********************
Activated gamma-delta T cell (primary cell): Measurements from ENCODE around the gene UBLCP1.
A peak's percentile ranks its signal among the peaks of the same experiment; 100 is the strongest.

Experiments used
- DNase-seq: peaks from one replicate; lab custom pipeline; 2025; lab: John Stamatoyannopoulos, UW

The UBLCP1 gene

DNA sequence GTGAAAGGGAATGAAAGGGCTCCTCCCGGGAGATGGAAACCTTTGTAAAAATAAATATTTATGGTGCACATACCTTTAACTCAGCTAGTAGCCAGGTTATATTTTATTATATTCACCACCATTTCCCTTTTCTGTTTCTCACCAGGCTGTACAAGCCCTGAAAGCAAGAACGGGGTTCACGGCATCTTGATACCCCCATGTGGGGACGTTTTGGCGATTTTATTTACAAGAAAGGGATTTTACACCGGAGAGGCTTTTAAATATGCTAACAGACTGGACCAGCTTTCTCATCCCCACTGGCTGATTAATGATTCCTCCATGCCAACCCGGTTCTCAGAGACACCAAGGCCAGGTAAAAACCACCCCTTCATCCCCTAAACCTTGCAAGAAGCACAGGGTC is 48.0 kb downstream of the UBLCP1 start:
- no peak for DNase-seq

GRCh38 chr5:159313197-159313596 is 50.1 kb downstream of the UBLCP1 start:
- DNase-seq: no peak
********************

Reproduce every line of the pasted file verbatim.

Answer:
Activated gamma-delta T cell (primary cell): Measurements from ENCODE around the gene UBLCP1.
A peak's percentile ranks its signal among the peaks of the same experiment; 100 is the strongest.

Experiments used
- DNase-seq: peaks from one replicate; lab custom pipeline; 2025; lab: John Stamatoyannopoulos, UW

The UBLCP1 gene

DNA sequence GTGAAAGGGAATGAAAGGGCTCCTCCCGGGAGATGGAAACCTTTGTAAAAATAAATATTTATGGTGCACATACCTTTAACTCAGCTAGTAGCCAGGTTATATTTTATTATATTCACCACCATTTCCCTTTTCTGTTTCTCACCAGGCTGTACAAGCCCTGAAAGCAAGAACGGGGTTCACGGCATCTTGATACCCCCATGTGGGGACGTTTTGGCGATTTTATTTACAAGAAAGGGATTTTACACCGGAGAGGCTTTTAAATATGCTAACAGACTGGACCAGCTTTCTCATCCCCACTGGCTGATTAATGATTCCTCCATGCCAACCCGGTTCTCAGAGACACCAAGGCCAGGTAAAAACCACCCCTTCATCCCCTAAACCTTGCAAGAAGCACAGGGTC is 48.0 kb downstream of the UBLCP1 start:
- no peak for DNase-seq

GRCh38 chr5:159313197-159313596 is 50.1 kb downstream of the UBLCP1 start:
- DNase-seq: no peak